I am proud to name myself as a feminist. Yet, I part ways with the greater majority of feminists on the issue of abortion, writes Congregational Leader Patty Fawkner SGS.
I am not in favour of abortion, particularly when used as a form of contraception and gender selection. Neither am I in favour of using abortion as the sole litmus test of Catholic orthodoxy or moral rectitude. If we are pro-life, which I presume we all are, then we need to be pro-life on all social and moral issues.
Cardinal Joseph Bernardin of Chicago became an ardent advocate for a “consistent ethic of life” back in the early 80s.
“The spectrum of life cuts across the issues of genetics, abortion, capital punishment, modern warfare and the care of the terminally ill,” Bernardin said.
Anyone concerned for the sacredness of life of the unborn or those on death row should be concerned about the sacredness of all life. To Bernardin’s list, we could add issues such as racism, gender violence, sharing COVID-19 vaccines with poorer nations, extinction of species and care for our common home. “When human life is considered ‘cheap’ or easily expendable in one area,” Bernardin proclaimed, “eventually nothing is held as sacred and all lives are in jeopardy.”
While I might advocate on a particular issue in my circle of influence, I need to be “catholic” in my circle of concern, or as Cardinal Ratzinger (the future Pope Benedict XVI) said: “The Christian faith is an integral unity, and thus it is incoherent to isolate some particular element to the detriment of the whole of Catholic doctrine.” This is a challenge to conservative Catholics who may be anti-abortion and pro-capital punishment, and equally for so-called ‘progressives’ who may be pro-abortion and anti-capital punishment.
We saw an ethic of life on display with full-blown inconsistency during the presidency of Donald Trump.
Trump (expediently?) changed his pro-choice stance to pro-life prior to running for president. The list of his anti-life actions during his four-year term is extensive: the forced separation of babies and children from their parents who illegally crossed the US-Mexico border, his barely concealed racism, the inciting of white supremacists to violence, and his rush to execute criminals on death row following his election defeat last year, making him “the country’s most prolific execution president in more than a century” (BBC News).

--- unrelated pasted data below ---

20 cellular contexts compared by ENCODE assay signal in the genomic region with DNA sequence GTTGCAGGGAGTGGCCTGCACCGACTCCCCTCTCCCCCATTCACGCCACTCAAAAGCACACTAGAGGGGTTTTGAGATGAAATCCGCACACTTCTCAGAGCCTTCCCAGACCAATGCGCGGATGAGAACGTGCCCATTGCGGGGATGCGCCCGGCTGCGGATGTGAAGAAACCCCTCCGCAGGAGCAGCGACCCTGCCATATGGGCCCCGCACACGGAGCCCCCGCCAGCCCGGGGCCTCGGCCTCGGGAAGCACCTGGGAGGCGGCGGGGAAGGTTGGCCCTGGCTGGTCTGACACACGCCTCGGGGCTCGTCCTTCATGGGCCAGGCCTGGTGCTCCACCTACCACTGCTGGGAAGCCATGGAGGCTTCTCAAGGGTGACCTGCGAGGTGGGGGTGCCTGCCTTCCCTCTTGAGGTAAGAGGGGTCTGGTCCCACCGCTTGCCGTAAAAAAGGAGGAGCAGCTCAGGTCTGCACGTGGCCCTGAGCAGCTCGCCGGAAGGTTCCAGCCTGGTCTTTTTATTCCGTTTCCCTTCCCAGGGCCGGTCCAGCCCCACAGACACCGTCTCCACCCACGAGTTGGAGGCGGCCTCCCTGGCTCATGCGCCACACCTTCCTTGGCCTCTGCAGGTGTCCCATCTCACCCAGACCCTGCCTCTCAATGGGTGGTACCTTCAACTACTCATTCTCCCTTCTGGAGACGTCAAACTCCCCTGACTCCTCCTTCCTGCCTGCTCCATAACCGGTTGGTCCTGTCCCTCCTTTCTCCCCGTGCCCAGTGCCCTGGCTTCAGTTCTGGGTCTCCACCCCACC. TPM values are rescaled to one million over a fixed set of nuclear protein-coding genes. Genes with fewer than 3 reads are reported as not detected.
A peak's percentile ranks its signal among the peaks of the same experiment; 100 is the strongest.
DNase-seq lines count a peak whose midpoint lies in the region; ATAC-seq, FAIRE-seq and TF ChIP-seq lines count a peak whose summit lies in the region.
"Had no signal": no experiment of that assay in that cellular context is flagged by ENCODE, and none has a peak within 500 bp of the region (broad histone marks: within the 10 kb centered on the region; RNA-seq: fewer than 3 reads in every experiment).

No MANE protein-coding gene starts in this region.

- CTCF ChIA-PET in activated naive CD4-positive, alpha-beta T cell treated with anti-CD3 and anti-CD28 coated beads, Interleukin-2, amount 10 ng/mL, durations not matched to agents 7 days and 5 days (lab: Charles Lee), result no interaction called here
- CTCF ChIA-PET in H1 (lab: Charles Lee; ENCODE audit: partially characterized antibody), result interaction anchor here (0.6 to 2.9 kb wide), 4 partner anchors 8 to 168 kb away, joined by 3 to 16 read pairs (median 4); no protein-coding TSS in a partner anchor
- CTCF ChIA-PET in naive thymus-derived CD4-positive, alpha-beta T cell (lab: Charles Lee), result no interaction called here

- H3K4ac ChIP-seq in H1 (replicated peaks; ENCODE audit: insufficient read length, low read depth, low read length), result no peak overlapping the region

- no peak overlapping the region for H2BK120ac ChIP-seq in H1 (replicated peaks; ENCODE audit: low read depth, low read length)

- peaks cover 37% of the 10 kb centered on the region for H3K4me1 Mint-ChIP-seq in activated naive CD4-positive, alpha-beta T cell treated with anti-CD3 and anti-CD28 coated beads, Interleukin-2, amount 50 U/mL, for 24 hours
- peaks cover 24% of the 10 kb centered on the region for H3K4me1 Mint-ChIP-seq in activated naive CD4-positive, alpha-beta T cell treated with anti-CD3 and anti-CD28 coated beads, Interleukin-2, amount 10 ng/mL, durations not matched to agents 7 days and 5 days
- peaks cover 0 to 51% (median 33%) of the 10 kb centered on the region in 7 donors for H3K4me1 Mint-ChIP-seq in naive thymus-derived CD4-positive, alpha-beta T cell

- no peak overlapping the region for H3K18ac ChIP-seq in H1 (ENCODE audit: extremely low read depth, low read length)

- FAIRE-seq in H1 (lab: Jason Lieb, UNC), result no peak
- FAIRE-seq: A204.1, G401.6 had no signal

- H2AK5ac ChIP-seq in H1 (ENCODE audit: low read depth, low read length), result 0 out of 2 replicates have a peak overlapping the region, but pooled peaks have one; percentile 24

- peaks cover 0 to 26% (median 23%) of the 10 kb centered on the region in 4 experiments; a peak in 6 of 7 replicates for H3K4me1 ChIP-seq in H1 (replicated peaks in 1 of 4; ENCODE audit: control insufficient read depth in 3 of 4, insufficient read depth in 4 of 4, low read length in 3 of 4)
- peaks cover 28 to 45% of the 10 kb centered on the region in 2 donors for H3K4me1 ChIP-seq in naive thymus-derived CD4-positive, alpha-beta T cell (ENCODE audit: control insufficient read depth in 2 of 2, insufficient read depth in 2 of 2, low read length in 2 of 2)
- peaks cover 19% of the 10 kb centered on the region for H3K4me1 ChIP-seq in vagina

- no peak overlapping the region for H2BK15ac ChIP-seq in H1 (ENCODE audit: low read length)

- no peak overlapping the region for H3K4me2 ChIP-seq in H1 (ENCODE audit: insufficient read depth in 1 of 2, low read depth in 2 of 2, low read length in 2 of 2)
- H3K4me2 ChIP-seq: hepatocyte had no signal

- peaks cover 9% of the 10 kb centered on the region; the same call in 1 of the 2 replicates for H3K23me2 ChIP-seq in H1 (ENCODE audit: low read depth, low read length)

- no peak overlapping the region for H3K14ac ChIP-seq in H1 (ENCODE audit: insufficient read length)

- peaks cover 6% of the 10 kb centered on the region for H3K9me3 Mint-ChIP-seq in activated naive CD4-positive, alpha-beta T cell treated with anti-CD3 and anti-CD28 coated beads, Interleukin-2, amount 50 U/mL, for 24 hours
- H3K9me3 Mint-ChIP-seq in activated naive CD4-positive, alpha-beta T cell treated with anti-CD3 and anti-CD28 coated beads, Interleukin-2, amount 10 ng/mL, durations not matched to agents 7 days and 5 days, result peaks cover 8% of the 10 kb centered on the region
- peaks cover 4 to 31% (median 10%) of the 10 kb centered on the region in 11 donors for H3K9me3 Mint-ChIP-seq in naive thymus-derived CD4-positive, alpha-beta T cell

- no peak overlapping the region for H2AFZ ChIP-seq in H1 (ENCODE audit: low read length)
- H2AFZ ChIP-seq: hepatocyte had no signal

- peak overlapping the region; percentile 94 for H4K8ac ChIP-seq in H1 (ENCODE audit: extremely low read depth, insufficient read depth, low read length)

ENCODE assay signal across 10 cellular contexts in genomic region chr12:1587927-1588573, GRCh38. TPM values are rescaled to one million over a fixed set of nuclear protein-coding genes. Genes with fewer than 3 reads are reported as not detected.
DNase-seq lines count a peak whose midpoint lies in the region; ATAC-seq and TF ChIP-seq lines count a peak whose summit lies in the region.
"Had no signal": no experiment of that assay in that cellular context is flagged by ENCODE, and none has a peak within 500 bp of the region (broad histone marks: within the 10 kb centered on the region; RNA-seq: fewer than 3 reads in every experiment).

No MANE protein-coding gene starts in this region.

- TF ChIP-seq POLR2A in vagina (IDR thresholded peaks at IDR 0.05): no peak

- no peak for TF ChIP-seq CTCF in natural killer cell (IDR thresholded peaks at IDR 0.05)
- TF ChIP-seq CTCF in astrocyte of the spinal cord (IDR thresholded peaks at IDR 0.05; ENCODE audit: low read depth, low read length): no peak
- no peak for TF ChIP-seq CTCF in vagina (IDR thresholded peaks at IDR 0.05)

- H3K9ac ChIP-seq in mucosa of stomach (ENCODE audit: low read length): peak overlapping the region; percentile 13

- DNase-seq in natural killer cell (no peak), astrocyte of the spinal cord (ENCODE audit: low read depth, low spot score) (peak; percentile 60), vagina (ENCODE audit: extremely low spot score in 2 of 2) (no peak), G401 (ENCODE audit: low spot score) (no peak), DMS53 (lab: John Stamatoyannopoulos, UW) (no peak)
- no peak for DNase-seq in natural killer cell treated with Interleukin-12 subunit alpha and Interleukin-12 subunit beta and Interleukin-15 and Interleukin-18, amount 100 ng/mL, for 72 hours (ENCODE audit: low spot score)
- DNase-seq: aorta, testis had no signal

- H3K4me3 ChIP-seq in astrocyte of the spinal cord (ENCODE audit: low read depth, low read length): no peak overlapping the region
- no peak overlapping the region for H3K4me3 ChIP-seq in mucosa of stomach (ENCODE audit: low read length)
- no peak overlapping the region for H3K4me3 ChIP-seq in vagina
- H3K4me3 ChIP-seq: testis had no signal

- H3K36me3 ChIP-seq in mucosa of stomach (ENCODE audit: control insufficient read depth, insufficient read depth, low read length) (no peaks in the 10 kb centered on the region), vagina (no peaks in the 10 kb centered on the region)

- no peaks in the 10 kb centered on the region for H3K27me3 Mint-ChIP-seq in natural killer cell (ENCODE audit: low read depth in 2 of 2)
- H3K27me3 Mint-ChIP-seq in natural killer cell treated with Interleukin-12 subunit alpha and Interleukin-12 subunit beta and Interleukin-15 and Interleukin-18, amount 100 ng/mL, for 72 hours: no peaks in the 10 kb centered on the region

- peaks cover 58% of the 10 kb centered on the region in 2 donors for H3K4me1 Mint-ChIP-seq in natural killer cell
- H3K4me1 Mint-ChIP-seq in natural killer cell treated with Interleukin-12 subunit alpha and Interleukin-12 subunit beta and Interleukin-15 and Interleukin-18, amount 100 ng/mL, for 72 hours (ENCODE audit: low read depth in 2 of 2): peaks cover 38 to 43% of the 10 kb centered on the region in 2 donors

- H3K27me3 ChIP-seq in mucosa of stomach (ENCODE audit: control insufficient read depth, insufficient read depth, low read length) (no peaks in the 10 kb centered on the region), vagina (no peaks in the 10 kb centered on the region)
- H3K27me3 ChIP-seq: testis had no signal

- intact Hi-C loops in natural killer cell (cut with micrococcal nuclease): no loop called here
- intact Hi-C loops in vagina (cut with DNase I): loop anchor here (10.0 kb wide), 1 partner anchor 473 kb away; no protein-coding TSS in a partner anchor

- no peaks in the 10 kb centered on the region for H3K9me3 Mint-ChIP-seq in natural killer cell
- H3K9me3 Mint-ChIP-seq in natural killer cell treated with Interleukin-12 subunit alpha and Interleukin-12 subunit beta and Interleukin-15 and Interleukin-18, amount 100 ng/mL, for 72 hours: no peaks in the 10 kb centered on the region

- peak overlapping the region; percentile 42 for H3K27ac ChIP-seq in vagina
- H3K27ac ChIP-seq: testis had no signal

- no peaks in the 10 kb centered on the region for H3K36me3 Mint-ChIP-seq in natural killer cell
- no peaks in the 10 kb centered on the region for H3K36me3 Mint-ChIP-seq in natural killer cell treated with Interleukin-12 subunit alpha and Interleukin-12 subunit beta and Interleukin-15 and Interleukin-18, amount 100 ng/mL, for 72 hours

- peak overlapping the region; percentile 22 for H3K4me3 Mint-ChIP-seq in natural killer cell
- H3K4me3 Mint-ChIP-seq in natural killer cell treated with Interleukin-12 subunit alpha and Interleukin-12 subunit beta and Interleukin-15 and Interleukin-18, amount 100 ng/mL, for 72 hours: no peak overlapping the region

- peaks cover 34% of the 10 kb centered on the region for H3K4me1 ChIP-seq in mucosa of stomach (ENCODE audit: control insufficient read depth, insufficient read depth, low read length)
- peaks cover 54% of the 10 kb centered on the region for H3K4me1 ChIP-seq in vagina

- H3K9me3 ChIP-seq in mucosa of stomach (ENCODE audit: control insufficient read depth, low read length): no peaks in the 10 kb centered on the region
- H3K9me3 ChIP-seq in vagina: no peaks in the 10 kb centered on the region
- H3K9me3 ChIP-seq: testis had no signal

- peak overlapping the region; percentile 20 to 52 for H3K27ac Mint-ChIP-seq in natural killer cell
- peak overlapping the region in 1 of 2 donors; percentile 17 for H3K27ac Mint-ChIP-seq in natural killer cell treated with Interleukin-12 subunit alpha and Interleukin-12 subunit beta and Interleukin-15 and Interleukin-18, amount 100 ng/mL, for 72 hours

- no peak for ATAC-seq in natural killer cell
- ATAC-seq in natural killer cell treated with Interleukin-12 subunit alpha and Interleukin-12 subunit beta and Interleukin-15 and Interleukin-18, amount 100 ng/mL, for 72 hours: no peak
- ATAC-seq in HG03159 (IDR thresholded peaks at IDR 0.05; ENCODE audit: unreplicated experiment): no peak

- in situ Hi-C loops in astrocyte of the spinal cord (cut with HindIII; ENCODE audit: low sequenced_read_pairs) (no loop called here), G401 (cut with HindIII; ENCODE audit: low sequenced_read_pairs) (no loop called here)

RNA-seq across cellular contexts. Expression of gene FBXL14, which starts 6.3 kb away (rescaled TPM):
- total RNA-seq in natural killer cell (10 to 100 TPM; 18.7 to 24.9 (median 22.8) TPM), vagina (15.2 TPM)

These actions are disturbing in and of themselves, and what is also disturbing is the significant support Trump received from American Catholics, both in the 2016 and 2020 elections. It is estimated that 50% of Catholics voted for Trump because of his views on abortion. Abortion was the litmus test for their vote.
It also seems that for an increasing number of the faithful, abortion becomes the litmus test for who is ‘worthy’ to receive the Eucharist.
There is a strong push in the US, led by Archbishop José H Gomez, President of the US Conference of Catholic Bishops, and a number of bishops, to exclude President Joe Biden from the Eucharist because of his views on abortion.
Archbishop Gomez flagged his concerns when “congratulating” Biden on his inauguration. “I must point out that our new President has pledged to pursue certain policies that would advance moral evils and threaten human life and dignity, most seriously in the areas of abortion, contraception, marriage, and gender.”
The American bishops are gathering for their 2021 spring general assembly from June 16-18. Their original plan was to draft a policy on the worthiness of pro-choice politicians to receive Communion. That is until the Vatican, in effect, ‘torpedoed’ those plans.
The ‘missile’ came in the form of a letter written by Cardinal Luis Ladaria, the Prefect of the Congregation for the Doctrine of the Faith, to Archbishop Gomez as head of the bishops conference. Ladaria writes: “It would be misleading if such a statement were to give the impression that abortion and euthanasia alone constitute the only grave matters of moral and social teaching that demand the fullest level of accountability on the part of Catholics.”
In plain speak, throughout his letter, Ladaria is strongly advising/warning/admonishing the bishops neither to weaponise nor politicise the Eucharist.
If President Biden is judged to be unworthy of the Eucharist, then it begs the question as to how many of us are worthy. I take comfort in knowing that God will be the ultimate judge of my worthiness, and also in Pope Francis’ famous words in his first Encyclical Evangelii Gaudium, that “The Eucharist … is not a prize for the perfect but a powerful medicine and nourishment for the weak.” (EG #47)
It occurs to me that it is better to promote the ‘carrot’ of Christ’s all-embracing, merciful love rather than the ‘stick’ of sacramental exclusion and judgment of unworthiness.
And how do we extend Christ’s all-embracing, merciful love to the estimated 70,000 of the world’s poorest women who die every year as a result of illegal abortion? (WHO, Journal Paper, Sexual and Reproductive Health 4)
I look forward to a world where abortion is not necessary, where women feel safe and secure, and have the support and resources to choose life rather than abortion. This may sound utopian, yet it is a reality worth fighting for by all pro-choice and pro-life advocates.